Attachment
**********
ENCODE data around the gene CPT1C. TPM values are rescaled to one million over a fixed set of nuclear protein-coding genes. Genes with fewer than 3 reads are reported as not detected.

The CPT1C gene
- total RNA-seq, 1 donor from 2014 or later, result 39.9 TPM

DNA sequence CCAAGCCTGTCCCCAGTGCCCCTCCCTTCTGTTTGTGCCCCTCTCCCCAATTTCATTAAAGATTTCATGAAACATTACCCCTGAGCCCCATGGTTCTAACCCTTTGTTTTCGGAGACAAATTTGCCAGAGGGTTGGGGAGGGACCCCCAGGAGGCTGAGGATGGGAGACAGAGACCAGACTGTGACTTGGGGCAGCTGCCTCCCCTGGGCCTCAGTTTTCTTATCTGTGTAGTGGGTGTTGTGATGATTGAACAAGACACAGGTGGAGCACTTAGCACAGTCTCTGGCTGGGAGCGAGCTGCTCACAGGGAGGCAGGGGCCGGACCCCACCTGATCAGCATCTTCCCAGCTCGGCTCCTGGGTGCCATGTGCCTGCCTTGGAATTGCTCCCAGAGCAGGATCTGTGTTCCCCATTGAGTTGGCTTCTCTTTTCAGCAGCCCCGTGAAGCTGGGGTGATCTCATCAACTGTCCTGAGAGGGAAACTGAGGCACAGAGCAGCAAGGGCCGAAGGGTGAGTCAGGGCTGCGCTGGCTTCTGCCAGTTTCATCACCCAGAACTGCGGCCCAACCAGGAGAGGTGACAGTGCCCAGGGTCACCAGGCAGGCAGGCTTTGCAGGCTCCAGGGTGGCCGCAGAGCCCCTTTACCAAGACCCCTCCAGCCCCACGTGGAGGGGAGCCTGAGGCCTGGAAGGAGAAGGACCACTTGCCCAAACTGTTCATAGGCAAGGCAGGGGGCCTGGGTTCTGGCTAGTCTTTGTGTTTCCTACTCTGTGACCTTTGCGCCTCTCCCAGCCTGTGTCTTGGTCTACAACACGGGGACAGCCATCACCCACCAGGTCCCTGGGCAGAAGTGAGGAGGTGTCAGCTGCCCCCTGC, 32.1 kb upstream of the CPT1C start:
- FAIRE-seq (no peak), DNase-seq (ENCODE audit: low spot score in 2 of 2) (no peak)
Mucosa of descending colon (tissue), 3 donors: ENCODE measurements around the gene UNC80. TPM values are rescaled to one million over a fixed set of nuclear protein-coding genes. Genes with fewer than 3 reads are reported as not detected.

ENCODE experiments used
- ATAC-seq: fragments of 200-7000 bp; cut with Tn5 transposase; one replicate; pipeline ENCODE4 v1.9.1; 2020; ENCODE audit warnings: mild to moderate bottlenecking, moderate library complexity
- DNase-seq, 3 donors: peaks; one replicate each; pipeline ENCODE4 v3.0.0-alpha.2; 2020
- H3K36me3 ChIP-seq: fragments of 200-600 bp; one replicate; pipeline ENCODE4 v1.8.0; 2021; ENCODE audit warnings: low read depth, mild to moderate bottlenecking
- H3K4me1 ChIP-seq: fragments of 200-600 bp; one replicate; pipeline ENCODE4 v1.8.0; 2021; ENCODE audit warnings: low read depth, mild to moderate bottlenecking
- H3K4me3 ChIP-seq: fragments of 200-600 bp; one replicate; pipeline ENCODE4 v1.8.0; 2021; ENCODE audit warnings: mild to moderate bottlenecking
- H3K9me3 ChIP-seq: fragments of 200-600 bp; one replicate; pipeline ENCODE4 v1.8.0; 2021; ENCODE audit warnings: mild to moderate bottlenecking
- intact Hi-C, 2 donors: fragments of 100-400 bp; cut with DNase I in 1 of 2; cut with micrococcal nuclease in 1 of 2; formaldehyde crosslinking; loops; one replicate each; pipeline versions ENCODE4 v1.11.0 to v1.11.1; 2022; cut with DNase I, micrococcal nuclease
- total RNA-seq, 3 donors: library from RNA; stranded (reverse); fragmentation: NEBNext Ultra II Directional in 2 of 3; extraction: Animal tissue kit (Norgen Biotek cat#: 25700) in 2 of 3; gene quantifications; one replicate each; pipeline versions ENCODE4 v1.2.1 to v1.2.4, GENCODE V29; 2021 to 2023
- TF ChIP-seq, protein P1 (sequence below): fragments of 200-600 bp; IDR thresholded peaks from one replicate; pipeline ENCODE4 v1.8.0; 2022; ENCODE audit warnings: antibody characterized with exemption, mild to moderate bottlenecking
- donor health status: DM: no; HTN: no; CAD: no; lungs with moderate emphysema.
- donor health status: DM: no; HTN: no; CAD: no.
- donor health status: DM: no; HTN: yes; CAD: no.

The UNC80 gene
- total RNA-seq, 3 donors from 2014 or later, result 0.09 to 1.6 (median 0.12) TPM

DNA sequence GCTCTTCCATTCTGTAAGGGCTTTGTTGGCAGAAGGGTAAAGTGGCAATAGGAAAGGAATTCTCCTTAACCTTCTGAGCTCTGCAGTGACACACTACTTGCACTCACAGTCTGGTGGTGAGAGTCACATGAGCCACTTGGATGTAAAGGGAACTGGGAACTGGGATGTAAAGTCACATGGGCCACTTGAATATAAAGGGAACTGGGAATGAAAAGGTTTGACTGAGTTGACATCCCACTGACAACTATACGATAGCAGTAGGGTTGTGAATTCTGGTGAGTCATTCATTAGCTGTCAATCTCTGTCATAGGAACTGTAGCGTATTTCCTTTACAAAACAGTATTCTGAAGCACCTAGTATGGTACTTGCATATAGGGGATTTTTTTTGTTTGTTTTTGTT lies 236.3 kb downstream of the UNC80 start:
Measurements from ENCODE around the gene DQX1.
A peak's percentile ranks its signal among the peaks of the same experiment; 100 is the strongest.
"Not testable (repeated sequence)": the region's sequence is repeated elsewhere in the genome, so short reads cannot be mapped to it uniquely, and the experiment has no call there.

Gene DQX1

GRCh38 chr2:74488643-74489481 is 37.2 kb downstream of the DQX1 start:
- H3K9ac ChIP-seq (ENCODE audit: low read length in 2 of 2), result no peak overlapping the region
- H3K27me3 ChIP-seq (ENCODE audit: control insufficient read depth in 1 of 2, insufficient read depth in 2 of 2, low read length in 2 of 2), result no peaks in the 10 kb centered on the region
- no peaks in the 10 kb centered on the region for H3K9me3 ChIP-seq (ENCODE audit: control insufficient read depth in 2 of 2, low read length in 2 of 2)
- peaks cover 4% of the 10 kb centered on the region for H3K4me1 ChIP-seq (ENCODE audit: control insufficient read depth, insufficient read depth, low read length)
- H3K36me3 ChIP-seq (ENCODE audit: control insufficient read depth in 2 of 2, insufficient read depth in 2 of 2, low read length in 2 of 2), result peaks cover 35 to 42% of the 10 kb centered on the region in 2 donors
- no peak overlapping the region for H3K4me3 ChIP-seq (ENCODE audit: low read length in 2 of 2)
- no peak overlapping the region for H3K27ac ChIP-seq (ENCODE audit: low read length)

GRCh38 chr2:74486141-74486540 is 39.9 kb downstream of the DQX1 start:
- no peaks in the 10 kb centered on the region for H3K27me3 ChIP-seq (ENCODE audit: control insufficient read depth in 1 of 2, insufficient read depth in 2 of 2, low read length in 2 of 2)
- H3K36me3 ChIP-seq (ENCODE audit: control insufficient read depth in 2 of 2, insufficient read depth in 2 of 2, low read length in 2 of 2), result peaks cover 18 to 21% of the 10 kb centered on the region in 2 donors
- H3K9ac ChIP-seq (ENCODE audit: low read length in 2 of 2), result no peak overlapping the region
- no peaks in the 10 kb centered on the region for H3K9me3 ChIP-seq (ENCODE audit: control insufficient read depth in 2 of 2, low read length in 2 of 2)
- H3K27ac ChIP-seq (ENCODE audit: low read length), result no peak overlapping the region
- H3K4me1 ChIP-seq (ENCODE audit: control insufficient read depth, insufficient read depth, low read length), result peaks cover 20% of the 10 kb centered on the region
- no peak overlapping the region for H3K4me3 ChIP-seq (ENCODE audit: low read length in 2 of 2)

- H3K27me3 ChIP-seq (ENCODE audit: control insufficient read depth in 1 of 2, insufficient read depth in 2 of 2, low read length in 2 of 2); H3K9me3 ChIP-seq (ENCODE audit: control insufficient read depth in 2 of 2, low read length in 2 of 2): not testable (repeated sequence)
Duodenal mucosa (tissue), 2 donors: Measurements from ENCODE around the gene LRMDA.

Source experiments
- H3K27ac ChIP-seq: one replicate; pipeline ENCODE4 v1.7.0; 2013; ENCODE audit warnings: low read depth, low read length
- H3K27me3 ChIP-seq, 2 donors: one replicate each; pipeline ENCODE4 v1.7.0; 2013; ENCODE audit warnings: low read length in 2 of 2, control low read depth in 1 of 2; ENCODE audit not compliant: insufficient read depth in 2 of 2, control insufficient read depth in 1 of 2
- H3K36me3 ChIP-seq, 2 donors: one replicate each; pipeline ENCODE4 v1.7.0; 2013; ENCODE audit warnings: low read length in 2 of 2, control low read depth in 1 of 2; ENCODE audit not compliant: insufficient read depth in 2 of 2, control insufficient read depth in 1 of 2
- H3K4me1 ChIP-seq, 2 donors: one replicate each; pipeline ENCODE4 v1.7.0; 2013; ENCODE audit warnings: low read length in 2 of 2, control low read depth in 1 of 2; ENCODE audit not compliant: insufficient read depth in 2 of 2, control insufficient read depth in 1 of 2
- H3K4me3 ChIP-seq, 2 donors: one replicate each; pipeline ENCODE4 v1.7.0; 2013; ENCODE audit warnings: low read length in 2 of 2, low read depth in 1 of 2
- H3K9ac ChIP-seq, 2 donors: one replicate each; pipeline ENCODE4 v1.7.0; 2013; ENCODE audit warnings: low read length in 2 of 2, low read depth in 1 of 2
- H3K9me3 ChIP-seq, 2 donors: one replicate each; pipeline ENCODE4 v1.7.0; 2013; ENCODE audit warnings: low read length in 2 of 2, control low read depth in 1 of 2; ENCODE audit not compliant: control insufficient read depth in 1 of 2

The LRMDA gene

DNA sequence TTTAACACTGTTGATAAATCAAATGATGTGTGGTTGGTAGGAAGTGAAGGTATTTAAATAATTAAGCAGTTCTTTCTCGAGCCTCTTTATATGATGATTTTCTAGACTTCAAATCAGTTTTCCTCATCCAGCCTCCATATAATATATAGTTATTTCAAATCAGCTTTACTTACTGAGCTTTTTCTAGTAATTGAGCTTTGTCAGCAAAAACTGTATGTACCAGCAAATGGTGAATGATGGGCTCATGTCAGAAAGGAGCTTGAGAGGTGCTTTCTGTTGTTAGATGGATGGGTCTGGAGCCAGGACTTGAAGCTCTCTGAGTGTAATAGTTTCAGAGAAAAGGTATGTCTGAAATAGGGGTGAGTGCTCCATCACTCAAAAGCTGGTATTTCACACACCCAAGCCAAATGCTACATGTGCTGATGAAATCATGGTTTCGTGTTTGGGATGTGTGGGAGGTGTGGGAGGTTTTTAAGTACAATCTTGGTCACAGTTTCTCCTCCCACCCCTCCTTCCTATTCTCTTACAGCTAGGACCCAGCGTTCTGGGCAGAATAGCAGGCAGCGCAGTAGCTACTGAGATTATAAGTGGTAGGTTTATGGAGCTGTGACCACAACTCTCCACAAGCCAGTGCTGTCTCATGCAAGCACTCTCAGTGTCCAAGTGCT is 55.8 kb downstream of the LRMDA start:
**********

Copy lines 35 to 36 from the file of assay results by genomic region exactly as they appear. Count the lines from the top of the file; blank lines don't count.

GRCh38 chr2:74486141-74486540 is 39.9 kb downstream of the DQX1 start:
- no peaks in the 10 kb centered on the region for H3K27me3 ChIP-seq (ENCODE audit: control insufficient read depth in 1 of 2, insufficient read depth in 2 of 2, low read length in 2 of 2)